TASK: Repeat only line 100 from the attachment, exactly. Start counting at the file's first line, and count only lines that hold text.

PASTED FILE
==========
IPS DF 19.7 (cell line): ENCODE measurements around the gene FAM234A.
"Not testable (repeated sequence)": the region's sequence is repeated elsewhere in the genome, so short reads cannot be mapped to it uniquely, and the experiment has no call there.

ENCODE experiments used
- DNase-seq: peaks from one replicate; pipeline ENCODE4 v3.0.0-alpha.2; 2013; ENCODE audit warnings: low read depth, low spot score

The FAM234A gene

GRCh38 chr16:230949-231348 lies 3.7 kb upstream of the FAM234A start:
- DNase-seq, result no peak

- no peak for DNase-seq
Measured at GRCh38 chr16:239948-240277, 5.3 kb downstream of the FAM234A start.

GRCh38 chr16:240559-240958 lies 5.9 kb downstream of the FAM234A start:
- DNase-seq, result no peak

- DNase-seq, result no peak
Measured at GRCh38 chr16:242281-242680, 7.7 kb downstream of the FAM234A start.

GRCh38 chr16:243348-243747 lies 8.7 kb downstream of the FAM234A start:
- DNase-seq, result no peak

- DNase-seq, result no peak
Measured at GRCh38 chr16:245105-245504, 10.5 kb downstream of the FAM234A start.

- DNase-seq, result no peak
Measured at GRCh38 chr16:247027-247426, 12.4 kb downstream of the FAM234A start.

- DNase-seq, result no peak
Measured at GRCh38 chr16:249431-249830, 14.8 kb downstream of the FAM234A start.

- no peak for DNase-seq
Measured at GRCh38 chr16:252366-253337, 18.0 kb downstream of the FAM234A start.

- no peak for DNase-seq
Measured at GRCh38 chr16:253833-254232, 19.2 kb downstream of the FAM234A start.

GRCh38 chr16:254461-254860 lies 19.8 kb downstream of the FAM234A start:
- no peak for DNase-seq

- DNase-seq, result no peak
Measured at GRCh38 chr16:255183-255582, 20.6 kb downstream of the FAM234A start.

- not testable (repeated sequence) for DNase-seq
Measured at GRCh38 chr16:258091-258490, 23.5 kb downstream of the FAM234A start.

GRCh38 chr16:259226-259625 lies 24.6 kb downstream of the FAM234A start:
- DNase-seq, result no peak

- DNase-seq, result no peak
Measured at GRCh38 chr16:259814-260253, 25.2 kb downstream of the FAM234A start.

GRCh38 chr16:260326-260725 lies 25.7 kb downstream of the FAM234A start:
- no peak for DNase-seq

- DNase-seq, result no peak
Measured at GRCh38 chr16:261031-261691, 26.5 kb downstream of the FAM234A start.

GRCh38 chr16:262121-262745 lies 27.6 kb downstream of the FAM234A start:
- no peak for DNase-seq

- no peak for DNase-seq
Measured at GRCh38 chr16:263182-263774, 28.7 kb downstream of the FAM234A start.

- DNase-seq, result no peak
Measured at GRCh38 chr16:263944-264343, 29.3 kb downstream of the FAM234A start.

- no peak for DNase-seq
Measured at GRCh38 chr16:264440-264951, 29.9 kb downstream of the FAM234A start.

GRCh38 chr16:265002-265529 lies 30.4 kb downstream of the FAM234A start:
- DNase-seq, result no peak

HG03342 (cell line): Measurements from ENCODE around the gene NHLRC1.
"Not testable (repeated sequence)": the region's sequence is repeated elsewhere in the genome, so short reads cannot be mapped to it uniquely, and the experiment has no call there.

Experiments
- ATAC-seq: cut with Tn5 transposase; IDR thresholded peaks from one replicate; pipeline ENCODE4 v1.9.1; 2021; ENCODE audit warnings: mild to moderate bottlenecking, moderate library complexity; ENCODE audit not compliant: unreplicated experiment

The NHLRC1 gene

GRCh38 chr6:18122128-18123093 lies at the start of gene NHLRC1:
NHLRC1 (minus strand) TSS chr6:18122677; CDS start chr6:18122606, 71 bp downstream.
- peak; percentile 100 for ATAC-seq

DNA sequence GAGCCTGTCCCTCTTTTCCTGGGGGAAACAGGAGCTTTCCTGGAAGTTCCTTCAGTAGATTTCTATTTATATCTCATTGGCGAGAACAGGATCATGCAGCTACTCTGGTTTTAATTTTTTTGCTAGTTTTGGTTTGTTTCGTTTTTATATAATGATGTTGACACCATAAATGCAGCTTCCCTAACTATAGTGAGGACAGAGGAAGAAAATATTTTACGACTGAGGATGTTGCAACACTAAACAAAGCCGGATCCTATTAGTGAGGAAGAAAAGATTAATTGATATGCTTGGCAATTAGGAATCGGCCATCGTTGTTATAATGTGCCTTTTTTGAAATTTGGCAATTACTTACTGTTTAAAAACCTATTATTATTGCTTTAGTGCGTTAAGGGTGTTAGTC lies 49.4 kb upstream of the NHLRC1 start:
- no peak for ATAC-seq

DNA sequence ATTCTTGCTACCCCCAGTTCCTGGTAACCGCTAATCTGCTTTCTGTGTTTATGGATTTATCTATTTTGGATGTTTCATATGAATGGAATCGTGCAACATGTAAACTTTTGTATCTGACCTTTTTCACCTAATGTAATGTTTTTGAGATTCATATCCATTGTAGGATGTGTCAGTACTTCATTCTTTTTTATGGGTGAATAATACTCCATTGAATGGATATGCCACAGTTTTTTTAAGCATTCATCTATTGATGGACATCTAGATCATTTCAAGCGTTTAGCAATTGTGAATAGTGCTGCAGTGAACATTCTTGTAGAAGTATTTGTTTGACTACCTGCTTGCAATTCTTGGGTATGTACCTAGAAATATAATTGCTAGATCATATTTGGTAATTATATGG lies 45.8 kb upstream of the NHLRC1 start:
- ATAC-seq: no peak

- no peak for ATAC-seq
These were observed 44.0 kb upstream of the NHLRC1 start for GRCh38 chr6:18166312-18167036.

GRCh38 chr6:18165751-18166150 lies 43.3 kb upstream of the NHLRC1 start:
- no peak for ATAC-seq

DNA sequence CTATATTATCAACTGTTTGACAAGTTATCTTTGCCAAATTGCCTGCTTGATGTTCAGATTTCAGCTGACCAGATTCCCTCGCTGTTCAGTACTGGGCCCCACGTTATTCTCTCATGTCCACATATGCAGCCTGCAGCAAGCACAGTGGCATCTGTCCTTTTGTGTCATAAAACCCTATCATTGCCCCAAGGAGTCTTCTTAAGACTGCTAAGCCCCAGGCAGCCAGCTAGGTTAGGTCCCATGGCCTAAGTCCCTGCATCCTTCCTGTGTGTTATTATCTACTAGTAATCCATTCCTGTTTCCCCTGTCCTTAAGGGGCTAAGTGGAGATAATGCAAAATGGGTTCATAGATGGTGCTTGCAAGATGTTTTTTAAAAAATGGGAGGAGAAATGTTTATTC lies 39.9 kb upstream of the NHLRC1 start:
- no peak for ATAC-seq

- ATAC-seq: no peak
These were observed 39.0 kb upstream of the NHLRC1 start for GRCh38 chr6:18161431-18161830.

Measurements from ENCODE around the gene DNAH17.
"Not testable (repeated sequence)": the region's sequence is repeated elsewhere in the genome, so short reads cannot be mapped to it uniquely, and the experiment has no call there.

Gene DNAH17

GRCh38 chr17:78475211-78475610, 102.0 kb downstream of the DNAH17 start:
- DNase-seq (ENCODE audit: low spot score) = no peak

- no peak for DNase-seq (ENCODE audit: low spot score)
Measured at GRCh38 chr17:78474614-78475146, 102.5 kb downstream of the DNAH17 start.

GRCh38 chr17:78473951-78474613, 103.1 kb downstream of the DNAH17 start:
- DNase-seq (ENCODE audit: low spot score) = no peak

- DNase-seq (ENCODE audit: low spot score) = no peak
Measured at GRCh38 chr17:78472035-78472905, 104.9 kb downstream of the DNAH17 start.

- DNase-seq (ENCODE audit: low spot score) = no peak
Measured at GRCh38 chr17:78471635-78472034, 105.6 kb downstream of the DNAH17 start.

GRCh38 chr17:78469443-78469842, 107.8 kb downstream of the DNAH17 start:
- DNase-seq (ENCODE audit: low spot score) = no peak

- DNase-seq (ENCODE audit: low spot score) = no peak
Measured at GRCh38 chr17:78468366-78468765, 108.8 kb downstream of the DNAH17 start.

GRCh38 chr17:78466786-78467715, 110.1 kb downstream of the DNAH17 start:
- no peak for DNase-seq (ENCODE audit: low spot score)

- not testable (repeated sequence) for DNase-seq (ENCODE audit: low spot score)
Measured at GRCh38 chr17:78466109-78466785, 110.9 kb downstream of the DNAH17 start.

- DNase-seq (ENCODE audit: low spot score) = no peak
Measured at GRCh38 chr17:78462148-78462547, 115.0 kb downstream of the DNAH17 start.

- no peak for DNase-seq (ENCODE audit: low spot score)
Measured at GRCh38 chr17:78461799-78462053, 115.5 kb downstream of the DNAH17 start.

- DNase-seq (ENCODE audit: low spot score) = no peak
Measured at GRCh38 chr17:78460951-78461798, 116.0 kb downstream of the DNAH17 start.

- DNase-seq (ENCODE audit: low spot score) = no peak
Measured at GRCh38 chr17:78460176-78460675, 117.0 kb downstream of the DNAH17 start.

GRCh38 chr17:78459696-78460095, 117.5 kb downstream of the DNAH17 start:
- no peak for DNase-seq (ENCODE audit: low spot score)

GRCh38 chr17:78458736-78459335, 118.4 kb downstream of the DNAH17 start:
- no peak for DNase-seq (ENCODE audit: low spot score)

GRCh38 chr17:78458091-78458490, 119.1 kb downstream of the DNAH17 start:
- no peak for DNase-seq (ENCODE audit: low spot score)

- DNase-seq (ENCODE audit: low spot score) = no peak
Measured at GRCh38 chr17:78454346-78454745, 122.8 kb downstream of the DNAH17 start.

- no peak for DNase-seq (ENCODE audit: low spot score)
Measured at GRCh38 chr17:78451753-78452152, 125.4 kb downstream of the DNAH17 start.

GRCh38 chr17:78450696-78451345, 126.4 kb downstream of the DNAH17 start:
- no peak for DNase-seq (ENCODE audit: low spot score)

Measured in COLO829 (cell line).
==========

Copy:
- no peak for DNase-seq (ENCODE audit: low spot score)